The Secret to Happiness During Adversity

By Joan Janzen

A genie would grant one wish, so the man said “I just want to be happy”. He instantly found himself living in a cottage with six dwarves and working in a mine.

Happiness can be challenging for people of all ages. There’s plenty to be unhappy about, with rising inflation, increased taxes, and so much more. The story of a deaf girl’s life reveals how it takes a supportive community and perseverance to overcome challenges and ensure happiness.

Over a decade ago Sue Thomas was interviewed by Moira Brown. Sue passed away at the age of 72 in December, 2022. She became profoundly deaf at the age of 18 months, and her parents were advised to place her in an institution, but refused.

“I had to learn how to speak,” Sue explained. “I sat in front of the mirror with my therapist, forming my mouth as she formed her mouth. I had seven years of speech therapy.” That’s how she learned lip reading.

Her parents enrolled her in a public school; she was the only deaf child in her school district. “No one knew how to work with me. I was just passed from class to class,” she recalled. Finally one of her teachers saw her true potential and Sue’s education improved. That teacher was one of many people who were instrumental in changing Sue’s life.

At the age of 7, the little deaf girl became Ohio’s figure skating champion. Sue couldn’t hear the music, but she said, “My coach took it upon himself to skate hand in hand with me over and over until I had it memorized.” When it came time for her final performance, he would stand perfectly still on the outside of the rink. All of a sudden he’d be jumping up and down waving his hands, letting her know it was time for her to begin.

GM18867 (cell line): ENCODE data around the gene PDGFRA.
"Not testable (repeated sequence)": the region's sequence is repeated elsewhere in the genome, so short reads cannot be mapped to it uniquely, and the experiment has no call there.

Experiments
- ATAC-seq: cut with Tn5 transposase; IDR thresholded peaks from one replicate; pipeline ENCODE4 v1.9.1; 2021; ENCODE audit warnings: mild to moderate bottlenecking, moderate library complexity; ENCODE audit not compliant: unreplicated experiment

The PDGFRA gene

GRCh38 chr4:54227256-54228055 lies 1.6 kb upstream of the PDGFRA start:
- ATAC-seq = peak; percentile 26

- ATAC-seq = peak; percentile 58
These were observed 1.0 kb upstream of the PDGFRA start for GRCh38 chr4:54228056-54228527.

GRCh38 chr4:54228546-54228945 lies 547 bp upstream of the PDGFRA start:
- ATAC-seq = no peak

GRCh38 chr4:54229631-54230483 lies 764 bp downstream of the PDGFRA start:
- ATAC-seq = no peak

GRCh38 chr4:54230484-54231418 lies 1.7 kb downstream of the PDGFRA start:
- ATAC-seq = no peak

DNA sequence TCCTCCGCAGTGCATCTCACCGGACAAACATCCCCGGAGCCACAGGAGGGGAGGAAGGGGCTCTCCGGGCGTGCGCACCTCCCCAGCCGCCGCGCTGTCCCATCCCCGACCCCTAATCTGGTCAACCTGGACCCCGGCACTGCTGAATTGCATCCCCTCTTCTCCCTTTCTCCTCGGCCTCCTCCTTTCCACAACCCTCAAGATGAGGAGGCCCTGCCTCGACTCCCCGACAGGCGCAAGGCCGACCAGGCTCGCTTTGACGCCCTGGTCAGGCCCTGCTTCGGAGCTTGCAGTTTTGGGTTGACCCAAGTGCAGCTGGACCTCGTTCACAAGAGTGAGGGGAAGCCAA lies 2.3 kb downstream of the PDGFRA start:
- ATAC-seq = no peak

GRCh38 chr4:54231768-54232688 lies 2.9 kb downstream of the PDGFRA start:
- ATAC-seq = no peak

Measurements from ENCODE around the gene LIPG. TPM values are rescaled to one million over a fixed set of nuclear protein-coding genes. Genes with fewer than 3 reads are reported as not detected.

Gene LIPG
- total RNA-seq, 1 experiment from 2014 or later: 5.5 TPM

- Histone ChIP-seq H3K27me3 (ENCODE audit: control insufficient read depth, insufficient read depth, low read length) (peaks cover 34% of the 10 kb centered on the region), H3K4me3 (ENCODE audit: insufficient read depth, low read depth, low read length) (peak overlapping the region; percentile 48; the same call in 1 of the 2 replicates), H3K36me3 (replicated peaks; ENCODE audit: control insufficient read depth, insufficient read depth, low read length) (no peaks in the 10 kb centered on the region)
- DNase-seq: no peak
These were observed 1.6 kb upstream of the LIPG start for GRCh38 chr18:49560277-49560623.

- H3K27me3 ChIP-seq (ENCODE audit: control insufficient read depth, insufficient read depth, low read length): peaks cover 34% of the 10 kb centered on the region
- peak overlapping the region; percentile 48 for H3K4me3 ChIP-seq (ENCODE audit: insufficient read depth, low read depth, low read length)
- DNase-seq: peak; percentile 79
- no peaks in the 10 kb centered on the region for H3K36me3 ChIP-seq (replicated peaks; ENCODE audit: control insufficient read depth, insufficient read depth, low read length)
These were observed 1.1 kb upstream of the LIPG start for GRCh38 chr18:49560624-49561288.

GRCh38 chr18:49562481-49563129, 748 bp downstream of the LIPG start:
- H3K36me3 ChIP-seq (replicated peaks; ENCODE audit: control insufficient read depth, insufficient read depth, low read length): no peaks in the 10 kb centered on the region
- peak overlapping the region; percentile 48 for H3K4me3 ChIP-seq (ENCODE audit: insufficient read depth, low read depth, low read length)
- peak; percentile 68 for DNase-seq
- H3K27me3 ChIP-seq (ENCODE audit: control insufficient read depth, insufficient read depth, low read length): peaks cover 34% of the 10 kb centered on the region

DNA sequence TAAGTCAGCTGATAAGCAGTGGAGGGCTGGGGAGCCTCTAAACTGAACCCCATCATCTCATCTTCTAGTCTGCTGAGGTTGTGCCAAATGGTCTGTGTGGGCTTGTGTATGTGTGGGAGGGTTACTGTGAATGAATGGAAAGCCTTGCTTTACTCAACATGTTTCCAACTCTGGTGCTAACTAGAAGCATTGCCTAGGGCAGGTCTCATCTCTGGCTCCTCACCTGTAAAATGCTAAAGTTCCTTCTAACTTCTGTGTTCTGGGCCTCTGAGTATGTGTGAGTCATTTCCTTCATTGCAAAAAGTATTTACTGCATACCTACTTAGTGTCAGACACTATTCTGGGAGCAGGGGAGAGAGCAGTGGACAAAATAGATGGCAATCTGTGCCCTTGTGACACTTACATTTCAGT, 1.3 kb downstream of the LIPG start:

During her adult years, Sue encouraged parents who had a child with an adversity, telling them that with perseverance there’s nothing your child can’t do. And Sue’s mother proved that to be true.

“At the age of 5 they brought a piano in. My mom was persistent that I was going to have the love of music,” she said. “Over and over she’d practice with me, and she’d say some day you’re going to thank me for this. I had never experienced those vibrations before. I studied classical piano; I love it!”

As a young girl, she had many accomplishments under her belt, but she had only just begun! She got her first service dog, named Levi, and went on to college where she studied political science, and international relations.

At the age of 30, she panicked when she heard the FBI was looking for her, but it turned out they hired her because of her lip reading ability. “I would watch the bad guys talk and I would tell the good guys what they were saying,” Sue explained. “I became their secret weapon.”

In 2002 Hollywood produced an award-winning TV series, based on Sue’s work with the FBI. The series was shown in 64 nations around the world, and brought Sue international recognition. She was sought after as a public speaker all over the world and spoke to audiences of up to 45,000 people where she encouraged her audience with her life story.

Sue’s best friend was her Mom, and she missed her so much when she passed away. “My first Christmas without her I told my travelling companion I didn’t want to celebrate,” she said. Instead she took her companion to a play. When they arrived at their motel, Sue saw two homeless people on the street. That was the beginning of “Operation Silent Night”, when Sue would help the homeless, every year on Christmas Eve.

“My story is not my own,” she said. “There were so many people who believed in me, and gave a part of their life to me, to help make me into what I am today.” And in return, Sue reached out to thousands and believed in them. It’s the secret to happiness in the midst of adversity.

For the latest information and for more updates on everything Kindersley,
‘Like’ the Kindersley Social Facebook page!

Related Articles

Back to top button